Sunday, October 16, 2016

Robert Verdon, #329, that last pilgrimage

my stomach is a balled echidna
we may soon stand on the brink
as we near the end of this
slippery slate path switch-backing to an edge
gravity awry
russet bonnets of cold shadow on our heads
tongues cold leather, hard as an old-time bicycle satchel
barely whistling in the graveyard of our radical doubt
that we can escape yet again
tent-pegs in the rising night gale
clinker rowboats on taut fraying painters
specks of bio-dust soon to be lost in the cosmos
someone says we’ll look back at all this and laugh
live to go on pilgrimage on some far-off future star-led day
when maybe we will all be less religious
and never have to go at all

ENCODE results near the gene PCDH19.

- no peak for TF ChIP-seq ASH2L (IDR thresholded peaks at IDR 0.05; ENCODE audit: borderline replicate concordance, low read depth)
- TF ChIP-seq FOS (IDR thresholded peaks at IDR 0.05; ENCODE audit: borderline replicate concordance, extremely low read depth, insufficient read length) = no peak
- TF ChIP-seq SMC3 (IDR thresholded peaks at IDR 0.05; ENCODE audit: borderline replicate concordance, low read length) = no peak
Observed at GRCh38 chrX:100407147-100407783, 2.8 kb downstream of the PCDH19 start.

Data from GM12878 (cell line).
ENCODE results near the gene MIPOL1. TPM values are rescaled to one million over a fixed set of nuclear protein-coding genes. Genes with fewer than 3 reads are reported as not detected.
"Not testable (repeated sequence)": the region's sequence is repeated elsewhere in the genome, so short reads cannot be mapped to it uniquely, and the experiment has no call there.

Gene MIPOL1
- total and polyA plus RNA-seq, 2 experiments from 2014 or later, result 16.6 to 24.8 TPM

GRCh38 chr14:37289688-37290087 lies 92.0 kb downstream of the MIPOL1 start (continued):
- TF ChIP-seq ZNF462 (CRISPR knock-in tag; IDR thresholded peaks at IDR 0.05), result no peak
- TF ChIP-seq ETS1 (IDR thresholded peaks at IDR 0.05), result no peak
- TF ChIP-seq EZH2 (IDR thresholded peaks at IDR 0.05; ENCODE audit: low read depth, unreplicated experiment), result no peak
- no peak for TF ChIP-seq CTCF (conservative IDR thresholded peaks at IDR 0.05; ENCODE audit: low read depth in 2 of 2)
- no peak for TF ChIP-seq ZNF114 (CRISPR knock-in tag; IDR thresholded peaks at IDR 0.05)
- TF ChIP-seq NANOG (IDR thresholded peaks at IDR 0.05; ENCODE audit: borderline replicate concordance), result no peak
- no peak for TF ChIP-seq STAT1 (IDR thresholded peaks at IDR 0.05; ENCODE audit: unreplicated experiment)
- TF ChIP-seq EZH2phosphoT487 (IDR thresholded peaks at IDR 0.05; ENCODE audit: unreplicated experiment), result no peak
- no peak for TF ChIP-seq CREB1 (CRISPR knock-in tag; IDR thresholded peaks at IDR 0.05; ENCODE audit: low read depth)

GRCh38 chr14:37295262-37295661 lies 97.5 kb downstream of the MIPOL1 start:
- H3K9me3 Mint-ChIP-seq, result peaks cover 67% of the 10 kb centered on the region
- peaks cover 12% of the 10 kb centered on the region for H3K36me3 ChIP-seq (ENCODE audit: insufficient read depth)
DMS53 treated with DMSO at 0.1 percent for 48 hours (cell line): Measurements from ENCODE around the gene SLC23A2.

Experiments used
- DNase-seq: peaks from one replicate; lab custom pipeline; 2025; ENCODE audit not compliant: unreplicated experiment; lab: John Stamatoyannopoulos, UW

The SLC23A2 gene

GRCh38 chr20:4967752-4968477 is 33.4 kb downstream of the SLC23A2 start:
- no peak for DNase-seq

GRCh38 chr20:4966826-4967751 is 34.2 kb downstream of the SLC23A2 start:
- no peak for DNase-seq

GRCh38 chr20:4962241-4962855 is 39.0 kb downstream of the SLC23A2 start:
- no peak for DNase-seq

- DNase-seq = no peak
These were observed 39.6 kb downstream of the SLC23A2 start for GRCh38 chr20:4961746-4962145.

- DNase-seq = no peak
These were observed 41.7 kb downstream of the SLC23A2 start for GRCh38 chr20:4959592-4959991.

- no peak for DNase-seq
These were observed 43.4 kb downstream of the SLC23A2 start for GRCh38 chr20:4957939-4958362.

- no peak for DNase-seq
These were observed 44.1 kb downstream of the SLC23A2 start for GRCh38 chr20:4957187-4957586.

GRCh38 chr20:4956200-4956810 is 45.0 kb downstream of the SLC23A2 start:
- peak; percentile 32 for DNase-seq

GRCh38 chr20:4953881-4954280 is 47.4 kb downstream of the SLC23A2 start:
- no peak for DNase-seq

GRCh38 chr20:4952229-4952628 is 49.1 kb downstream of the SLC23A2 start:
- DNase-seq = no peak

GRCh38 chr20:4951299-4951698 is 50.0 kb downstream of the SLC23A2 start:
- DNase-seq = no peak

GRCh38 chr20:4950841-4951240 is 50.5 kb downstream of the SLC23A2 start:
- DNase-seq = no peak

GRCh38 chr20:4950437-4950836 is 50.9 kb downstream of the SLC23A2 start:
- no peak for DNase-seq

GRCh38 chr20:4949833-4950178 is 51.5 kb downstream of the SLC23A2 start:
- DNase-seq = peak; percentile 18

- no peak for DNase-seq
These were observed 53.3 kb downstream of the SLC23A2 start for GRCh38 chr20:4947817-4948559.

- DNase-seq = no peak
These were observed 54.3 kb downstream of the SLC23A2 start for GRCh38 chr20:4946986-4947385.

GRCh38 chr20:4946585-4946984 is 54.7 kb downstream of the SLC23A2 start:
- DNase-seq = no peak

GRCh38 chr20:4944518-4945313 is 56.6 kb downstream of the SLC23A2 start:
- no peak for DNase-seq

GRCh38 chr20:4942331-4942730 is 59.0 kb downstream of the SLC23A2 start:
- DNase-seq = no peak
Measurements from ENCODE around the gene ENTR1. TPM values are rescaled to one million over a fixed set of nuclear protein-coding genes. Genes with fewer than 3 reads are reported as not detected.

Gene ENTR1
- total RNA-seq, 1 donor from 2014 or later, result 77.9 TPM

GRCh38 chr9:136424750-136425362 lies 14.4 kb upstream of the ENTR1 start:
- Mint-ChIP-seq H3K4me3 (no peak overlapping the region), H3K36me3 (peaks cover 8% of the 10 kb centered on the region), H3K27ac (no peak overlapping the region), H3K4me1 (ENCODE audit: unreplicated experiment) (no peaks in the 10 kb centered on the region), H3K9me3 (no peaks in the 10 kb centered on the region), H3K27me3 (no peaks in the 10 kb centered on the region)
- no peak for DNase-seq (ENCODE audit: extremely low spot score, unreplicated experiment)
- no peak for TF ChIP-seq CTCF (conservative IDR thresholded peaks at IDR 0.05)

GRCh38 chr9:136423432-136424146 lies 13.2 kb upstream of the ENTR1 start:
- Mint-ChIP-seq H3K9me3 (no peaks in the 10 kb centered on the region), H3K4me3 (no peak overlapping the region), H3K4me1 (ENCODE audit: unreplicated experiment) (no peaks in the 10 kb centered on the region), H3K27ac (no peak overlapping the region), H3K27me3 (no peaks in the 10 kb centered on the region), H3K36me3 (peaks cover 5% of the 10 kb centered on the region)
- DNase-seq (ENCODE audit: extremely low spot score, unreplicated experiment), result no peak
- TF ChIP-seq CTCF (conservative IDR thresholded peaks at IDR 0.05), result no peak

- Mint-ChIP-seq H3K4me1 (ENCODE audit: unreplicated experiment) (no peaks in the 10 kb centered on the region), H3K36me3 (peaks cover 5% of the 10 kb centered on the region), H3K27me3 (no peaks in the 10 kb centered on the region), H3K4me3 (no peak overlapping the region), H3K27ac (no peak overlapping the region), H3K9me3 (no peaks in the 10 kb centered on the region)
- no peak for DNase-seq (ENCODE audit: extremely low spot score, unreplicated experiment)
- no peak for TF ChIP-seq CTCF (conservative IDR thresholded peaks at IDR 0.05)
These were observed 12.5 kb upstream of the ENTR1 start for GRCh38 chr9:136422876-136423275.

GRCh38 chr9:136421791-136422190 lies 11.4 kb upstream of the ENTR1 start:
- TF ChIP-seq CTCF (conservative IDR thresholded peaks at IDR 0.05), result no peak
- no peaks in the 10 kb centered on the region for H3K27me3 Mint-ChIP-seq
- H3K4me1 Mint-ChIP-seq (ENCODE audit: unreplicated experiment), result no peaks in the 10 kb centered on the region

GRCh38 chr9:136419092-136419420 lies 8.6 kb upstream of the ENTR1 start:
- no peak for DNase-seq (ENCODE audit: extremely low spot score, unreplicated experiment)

such blasphemy does not go down well
as if God might strike us flat when we are so close
shuffling to a fearful stop at a cliff with the moon below our feet
more like three stooges than the magi of old
our little cult no longer a suburban game
and there is nothing in the valley but the glint of a tin shed


  1. Ah mate, a fine poem. Thank you. You're right about there being no escape. The free ticket we've all got to the last show pilgrimage is counterfeit. No circus anywhere for as long as we can remember. Hark. There is however a strange light shining from the tin shed at the bottom of the paddock. No one has lived there for years. At least that's what they're saying.

  2. live in hope and die in despair v. live in despair and die in hope!


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